1992 Worlds: Ladies Short Program
All this talk of Laetitia Hubert got me looking for a program by her that I enjoyed watching, and I believe I found one in her energetic performance at 1992 Worlds. The judging of the SP at 1992 Worlds was interesting to say the least, especially Hubert's placement. What do you think of the judges' rankings?
1st Place Ordinal, Kristi Yamaguchi, USA
2nd Place Ordinal, Chen Lu, CHN
3rd Place Ordinal, Nancy Kerrigan, USA
4th Place Ordinal, Tonya Harding, USA
5th Place Ordinal, Laetitia Hubert, FRA
6th Place Ordinal, Josée Chouinard, CAN
7th Place Ordinal, Karen Preston, CAN
8th Place Ordinal, Alice Sue Claeys, BEL/USA. Her 92 Worlds SP does not appear to be on YouTube.
The best alternative I could find was this clip of Claeys' 1992 Euros SP
9th Place Ordinal, Patricia Neske, GER
10th Place Ordinal, Surya Bonaly, FRA
11th Place Ordinal, Yuka Sato, JPN
I've never seen this Harding SP before - I had no idea she changed the SP after Albertville. I don't know that it was ... "her".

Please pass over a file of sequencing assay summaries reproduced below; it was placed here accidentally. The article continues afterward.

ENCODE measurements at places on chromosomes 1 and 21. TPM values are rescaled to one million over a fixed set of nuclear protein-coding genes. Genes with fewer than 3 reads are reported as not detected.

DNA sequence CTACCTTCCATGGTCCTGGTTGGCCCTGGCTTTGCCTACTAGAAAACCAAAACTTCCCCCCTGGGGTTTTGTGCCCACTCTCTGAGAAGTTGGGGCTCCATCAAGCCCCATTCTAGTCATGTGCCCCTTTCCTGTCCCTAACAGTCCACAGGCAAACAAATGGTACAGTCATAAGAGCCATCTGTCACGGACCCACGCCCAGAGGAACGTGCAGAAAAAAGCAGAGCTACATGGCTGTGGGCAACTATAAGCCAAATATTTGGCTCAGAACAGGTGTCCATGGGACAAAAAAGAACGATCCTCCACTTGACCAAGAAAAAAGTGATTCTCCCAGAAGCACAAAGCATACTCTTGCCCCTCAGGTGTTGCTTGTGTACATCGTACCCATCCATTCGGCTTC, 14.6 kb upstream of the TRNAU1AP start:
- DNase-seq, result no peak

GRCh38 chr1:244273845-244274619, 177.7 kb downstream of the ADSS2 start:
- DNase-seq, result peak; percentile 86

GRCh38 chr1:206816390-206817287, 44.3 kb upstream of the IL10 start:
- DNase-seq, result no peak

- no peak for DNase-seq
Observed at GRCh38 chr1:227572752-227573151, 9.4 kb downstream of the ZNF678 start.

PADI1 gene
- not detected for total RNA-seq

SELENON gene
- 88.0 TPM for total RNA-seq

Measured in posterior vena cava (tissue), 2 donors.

I really liked Lu Chen's SP, I always loved the way she used her arms, and even this SP had it's voidy moments - full marks for the costume too
I don't know what Nancy and Tonya are doing so high in the standings.
Really, it was a SP, with required elements.
IMO, the standings should have been more :
I am most struck by Yuka Sato's headband. She looks like she just walked off a 1988 fashion runway. In other words, she looks zany. I think Yuka is dazzling in spite of the choreography and bad early 90s cut dress.
Last edited by TheIronLady; 03-07-2013 at 01:14 PM.
- Rep Power
I watched the video of Tonya Harding. There was always so much drama associated with everything she did!